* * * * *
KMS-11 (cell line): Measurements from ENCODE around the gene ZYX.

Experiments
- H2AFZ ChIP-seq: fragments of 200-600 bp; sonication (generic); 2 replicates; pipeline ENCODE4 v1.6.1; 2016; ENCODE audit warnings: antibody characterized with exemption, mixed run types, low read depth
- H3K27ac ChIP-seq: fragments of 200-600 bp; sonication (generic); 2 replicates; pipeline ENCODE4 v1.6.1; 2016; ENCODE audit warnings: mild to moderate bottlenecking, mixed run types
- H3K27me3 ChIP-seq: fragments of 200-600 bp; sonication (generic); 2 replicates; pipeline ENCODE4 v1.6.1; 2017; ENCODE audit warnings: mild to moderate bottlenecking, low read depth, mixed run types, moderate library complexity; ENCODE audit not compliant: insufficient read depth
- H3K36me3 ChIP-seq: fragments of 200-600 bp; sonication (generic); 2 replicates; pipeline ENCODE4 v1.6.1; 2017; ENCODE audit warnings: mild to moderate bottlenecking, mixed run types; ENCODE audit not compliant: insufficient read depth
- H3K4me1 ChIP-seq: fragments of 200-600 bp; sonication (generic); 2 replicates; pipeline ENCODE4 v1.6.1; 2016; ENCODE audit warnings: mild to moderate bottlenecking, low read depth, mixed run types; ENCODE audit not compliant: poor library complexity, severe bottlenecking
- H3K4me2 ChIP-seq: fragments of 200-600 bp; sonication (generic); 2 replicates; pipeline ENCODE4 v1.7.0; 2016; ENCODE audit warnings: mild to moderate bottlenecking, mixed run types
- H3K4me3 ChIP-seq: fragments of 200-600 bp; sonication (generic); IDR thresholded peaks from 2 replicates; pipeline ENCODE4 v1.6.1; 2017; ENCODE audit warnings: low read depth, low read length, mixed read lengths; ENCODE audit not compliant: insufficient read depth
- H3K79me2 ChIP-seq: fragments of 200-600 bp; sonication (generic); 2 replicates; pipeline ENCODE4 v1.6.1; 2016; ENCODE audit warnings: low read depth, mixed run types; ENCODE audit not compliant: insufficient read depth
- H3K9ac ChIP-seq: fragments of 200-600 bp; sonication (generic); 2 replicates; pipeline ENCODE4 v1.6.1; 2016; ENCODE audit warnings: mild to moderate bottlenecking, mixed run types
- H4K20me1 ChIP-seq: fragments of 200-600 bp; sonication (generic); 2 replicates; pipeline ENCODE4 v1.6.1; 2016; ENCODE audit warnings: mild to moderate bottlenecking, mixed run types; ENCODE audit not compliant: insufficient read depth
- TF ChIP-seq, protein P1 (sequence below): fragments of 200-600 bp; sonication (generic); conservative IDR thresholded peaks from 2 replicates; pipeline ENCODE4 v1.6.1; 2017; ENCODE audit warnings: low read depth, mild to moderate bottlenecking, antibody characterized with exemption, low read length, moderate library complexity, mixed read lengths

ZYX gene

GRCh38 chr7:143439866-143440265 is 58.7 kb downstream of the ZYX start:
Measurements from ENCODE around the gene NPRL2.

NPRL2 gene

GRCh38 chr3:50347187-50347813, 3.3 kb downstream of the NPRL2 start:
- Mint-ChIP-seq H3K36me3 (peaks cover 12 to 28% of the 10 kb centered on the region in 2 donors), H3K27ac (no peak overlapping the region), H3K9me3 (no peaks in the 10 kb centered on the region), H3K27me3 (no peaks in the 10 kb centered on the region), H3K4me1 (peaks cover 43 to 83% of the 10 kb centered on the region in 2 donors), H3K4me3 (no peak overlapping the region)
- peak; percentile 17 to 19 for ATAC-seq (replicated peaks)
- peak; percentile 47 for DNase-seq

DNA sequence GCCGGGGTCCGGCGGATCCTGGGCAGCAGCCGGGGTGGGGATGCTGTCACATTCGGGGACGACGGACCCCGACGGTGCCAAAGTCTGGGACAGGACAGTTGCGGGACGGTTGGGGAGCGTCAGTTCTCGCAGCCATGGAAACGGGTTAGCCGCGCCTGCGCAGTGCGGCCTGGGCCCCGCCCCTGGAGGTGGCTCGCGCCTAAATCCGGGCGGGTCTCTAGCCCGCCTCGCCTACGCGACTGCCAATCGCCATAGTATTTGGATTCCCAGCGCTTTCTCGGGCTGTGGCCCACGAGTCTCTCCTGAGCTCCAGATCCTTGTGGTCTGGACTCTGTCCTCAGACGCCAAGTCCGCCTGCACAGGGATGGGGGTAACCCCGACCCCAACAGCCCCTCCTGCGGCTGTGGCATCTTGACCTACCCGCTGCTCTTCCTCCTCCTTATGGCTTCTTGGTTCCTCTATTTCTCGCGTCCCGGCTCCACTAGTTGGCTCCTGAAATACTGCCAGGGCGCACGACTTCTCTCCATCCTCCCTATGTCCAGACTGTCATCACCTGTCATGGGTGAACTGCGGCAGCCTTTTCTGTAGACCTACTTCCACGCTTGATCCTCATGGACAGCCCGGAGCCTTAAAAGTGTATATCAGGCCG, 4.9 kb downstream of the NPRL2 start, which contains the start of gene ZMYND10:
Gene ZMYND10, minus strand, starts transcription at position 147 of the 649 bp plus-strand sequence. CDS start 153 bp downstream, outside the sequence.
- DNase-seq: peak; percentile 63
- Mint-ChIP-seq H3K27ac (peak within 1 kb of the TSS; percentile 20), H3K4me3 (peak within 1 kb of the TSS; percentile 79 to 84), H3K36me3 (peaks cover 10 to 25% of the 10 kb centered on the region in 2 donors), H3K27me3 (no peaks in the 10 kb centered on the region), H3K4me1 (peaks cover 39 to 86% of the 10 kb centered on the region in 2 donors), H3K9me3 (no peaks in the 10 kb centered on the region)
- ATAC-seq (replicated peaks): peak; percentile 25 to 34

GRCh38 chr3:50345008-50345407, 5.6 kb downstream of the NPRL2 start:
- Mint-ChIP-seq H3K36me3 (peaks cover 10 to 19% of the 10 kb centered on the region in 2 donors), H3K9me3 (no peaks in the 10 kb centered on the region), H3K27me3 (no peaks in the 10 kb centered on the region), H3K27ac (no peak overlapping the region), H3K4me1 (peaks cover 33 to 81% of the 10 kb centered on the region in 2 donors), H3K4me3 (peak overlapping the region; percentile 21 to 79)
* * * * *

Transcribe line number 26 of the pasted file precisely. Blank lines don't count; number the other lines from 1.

- ATAC-seq (replicated peaks): peak; percentile 25 to 34